In the TV World, you and your friends explore each fog filled dungeon by walking and encountering shadows. Each dungeon has numerous floors, increasing as you progress the game, with a boss meeting you on the last floor. 

Combat is turn-based and strategic. Each character has their own skill set and persona with varying stats, strengths and weaknesses. As you encounter new shadows, you will be able to discover more of their traits and to utilise your personas accordingly. The graphics are beautiful still for a game released several years ago and it definitely maximised the potential of the PS2 visually. 


With a total of 9 dungeons to explore, the varying themes of each (steamy bathhouse/8-bit/marukyu striptease) make them very engrossing. Despite the very repetitive and at times tedious nature of exploration, you venture deeper and deeper into each as you yearn to discover the truth about the captive's personality.

In order to create stronger personas, you can also 'fuse' them. By combining two or more personas, they merge to form stronger, more powerful ones. With hundreds of different personas, each with different skills and abilities, trying to fuse them all will take a large part of your time also.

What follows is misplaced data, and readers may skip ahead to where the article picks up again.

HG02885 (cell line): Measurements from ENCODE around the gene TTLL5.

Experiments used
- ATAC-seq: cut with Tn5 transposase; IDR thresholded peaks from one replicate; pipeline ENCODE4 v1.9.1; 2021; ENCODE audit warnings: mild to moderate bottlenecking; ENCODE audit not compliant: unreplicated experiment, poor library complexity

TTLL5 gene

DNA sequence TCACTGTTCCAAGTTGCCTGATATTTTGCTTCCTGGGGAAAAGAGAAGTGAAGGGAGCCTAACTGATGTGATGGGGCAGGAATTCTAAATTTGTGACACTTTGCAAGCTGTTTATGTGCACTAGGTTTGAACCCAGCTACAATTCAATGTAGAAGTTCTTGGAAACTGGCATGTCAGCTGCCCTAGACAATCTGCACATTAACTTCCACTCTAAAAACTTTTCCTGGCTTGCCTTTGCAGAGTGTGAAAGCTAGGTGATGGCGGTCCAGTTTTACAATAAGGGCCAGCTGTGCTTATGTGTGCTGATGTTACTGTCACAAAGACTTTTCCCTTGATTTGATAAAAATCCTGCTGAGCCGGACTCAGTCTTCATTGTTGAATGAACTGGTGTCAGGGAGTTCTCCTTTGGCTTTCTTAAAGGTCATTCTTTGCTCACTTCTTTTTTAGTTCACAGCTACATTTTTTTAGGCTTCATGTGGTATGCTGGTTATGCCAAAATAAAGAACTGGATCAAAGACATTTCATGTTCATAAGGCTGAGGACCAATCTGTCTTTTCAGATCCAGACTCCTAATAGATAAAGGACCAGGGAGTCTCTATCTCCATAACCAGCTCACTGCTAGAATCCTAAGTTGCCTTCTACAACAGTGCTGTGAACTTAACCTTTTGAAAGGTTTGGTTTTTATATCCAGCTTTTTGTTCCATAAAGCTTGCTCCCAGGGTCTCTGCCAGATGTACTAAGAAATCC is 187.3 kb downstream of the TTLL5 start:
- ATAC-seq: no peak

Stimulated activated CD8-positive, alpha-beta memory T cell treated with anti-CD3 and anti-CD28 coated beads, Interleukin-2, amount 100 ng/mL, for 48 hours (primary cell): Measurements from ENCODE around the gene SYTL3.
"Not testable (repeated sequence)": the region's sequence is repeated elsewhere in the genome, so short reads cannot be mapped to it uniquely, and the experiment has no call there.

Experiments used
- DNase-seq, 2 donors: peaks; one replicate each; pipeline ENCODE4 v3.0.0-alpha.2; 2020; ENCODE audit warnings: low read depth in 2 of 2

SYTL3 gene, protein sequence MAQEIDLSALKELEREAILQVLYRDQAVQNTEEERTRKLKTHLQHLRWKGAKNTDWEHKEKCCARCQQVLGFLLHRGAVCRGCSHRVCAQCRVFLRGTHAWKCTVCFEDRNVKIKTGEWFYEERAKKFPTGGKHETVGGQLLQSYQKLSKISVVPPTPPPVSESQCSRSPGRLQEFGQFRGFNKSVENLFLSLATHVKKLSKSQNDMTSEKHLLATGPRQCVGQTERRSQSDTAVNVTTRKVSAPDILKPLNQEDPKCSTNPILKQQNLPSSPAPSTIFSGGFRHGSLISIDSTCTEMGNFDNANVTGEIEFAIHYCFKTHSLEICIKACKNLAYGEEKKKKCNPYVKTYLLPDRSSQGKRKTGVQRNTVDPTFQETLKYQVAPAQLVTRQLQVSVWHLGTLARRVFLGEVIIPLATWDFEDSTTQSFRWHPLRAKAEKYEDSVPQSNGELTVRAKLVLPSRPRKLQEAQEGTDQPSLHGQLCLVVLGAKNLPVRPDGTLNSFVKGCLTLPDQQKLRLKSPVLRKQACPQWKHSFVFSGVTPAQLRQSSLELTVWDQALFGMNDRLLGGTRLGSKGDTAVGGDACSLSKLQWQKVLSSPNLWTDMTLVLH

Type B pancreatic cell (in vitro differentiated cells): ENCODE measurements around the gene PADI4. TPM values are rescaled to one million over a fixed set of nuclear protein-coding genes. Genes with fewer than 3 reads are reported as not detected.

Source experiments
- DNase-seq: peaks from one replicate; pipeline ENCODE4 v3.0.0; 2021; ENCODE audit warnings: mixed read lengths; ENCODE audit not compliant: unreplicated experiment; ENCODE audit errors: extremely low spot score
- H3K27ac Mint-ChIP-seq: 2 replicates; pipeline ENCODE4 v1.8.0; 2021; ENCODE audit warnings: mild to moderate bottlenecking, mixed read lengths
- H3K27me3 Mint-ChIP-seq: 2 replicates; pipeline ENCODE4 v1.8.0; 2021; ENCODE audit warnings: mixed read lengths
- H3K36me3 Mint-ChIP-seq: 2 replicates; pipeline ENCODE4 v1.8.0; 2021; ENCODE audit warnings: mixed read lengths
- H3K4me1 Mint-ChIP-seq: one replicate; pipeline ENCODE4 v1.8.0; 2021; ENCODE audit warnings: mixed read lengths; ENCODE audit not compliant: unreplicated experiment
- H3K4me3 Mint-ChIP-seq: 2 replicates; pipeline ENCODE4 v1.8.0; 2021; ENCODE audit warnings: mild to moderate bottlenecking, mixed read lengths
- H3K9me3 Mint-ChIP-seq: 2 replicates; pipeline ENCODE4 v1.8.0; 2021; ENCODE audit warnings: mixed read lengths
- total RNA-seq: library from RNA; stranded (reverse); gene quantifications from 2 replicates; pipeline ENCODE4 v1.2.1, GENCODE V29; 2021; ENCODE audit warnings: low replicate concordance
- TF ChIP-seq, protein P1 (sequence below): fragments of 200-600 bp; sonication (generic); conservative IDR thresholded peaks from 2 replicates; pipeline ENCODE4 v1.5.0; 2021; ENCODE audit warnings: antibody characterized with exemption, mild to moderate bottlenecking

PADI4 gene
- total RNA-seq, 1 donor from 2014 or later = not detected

As the plot progresses and you obtain more and more clues to the investigation, the story takes a quick and dramatic turn, with an ultimatum of a climax. The final dungeons are hard, but worthwhile and the multiple endings drop hints and makes you feel the story is still incomplete, pointing to an unlockable 'true' ending.  

The movie scenes which finish off the story are emotional and you feel so attached to the characters and people around you that it really tugs at your heart as your character finishes his time at Inaba. It is satisfying, but really sad... and it is like they have become your true friends- no other game makes you feel like this!

Much like Final Fantasy XII, it's taken me ages to finish this epic game. I started this last Summer and finished it only just now. With over 71 hours of game time clocked on my play through, this game offers so much in terms of depth in story, humour and is so personable that you just feel like you've been a part of a big story. It is so immersive that you get such a hype playing this.


As the game is so open and with so many differing decisions, each playthrough of the story will be different and due to the fact that some areas, conversation areas and options are locked the first time you play, there is a real incentive to play again and again!

I cannot describe in words how amazing this game truly is and would urge you to play this if you still have a PS2 because this is unmissable and definitely one of the best games for the console. If you have upgraded however, fear not, Persona 5 is in the making and will be out within two years, most likely for the PS3.

And for those who (like me) cannot wait, 'Devil Survivor 2' for the DS was released at the start of this year (which is on my list).